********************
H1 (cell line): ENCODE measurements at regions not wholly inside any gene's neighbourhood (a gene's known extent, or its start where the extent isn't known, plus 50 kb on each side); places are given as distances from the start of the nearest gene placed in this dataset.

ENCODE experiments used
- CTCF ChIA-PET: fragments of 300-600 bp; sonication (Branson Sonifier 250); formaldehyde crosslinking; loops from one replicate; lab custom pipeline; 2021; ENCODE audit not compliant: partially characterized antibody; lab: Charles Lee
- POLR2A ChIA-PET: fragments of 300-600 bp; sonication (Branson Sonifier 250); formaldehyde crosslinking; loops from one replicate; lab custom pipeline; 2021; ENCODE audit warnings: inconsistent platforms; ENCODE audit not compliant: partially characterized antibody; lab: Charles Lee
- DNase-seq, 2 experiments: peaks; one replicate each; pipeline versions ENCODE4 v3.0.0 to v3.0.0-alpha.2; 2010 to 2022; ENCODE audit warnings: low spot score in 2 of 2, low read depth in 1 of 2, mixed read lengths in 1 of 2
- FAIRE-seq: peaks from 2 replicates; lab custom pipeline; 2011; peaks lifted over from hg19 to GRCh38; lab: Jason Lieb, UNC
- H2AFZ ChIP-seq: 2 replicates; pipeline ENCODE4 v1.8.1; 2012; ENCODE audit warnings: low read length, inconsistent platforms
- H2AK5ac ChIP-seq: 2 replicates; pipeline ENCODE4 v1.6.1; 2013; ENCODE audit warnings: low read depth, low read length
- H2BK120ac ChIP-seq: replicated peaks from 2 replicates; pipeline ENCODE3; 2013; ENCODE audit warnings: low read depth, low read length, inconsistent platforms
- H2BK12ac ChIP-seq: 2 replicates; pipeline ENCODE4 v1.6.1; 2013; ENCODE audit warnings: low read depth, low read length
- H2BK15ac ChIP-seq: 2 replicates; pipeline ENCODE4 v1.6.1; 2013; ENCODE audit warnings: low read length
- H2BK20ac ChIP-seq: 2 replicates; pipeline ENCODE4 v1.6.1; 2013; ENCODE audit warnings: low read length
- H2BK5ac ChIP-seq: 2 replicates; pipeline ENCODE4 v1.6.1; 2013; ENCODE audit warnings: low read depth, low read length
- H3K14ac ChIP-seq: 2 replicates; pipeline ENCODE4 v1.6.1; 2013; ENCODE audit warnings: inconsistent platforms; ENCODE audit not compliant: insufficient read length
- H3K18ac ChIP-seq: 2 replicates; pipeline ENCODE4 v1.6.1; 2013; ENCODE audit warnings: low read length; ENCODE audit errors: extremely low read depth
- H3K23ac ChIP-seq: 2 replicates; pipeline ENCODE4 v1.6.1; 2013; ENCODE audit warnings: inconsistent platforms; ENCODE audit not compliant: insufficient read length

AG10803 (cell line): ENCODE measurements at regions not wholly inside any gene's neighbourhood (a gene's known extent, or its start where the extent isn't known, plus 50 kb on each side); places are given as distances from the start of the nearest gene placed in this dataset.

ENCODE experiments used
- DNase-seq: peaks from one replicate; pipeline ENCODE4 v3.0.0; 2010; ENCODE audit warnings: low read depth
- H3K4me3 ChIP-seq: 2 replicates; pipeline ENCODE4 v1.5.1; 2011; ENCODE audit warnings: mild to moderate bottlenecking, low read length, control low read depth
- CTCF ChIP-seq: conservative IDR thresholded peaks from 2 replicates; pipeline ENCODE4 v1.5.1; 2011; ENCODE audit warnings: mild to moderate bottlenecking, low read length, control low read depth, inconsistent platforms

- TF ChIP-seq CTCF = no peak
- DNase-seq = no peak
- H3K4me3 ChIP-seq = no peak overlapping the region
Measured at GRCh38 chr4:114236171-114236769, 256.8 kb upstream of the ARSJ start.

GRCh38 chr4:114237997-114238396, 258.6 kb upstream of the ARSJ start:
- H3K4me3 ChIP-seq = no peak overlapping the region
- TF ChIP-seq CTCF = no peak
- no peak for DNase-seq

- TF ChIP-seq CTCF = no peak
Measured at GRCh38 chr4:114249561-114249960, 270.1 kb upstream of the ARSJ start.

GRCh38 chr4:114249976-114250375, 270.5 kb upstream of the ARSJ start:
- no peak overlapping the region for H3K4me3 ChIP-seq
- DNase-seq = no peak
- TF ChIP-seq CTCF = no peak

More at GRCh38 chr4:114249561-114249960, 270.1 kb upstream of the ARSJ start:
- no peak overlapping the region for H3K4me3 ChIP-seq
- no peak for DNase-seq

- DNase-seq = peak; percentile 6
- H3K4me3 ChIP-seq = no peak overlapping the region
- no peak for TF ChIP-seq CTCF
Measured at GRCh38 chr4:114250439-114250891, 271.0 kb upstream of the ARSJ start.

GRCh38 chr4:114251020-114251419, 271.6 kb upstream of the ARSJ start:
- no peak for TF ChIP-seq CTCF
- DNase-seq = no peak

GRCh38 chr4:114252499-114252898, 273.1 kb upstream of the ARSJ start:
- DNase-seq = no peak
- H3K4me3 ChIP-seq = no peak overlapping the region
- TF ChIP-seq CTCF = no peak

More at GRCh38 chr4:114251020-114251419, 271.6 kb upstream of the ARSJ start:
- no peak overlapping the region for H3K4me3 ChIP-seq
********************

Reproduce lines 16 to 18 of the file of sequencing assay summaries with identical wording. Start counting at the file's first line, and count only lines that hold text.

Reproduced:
- H3K23ac ChIP-seq: 2 replicates; pipeline ENCODE4 v1.6.1; 2013; ENCODE audit warnings: inconsistent platforms; ENCODE audit not compliant: insufficient read length

AG10803 (cell line): ENCODE measurements at regions not wholly inside any gene's neighbourhood (a gene's known extent, or its start where the extent isn't known, plus 50 kb on each side); places are given as distances from the start of the nearest gene placed in this dataset.

ENCODE experiments used